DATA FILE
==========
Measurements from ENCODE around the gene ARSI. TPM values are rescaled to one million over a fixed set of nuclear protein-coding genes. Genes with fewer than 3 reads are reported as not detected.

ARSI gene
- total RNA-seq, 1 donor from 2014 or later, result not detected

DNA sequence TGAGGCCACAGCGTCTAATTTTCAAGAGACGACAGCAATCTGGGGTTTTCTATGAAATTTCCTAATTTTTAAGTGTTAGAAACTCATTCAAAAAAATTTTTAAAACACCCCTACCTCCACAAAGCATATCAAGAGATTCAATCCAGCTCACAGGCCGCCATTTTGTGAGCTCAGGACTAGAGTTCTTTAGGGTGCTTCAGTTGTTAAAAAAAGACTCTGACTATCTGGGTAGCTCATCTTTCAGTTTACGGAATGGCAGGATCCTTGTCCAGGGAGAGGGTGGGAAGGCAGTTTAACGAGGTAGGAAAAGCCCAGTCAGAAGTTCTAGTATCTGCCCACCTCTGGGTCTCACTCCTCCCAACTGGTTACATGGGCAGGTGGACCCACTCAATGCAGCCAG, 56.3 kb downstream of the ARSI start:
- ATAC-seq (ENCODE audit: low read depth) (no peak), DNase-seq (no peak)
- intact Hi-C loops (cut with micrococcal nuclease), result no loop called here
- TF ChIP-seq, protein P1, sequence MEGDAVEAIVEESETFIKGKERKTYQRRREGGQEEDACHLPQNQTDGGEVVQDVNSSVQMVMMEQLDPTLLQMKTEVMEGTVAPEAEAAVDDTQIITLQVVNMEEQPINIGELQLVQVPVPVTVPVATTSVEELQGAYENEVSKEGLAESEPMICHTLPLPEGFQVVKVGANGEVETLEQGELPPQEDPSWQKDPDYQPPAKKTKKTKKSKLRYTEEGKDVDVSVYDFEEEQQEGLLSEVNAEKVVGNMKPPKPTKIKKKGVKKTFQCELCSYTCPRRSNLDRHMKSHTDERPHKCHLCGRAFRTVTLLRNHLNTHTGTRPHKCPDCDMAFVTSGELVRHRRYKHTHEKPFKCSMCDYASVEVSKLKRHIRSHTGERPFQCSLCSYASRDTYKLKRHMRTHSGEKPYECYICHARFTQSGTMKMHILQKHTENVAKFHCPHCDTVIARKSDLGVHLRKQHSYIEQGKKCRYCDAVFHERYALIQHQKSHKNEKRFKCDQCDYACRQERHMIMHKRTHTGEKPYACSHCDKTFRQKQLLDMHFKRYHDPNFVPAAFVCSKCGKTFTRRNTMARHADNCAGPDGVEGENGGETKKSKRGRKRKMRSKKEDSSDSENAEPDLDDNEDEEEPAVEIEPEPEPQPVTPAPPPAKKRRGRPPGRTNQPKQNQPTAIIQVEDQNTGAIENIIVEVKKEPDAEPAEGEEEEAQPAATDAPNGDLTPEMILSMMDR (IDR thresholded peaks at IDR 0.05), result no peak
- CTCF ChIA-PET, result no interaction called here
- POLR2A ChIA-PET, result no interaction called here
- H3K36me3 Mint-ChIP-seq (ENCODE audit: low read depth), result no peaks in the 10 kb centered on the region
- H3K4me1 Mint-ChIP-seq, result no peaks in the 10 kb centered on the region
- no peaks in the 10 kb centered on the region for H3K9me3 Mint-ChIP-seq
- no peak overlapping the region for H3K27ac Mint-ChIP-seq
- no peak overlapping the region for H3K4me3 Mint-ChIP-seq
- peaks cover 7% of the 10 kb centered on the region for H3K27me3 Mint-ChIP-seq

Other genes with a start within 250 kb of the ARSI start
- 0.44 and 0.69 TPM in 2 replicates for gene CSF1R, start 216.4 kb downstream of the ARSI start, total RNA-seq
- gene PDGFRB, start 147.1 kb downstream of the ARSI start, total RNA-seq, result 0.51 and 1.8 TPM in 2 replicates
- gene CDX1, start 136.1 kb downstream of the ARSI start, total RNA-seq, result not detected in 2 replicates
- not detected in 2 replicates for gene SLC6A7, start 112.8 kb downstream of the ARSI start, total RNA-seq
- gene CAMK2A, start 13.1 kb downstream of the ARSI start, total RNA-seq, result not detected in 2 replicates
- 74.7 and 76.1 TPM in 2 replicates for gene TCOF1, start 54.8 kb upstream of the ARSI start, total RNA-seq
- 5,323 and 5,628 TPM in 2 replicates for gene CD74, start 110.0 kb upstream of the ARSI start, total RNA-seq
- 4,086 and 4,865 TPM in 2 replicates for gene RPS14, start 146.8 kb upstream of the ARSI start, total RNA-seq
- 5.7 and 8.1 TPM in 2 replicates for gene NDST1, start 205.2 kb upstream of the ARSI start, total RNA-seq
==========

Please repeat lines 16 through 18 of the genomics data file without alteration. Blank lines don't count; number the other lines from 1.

Other genes with a start within 250 kb of the ARSI start
- 0.44 and 0.69 TPM in 2 replicates for gene CSF1R, start 216.4 kb downstream of the ARSI start, total RNA-seq
- gene PDGFRB, start 147.1 kb downstream of the ARSI start, total RNA-seq, result 0.51 and 1.8 TPM in 2 replicates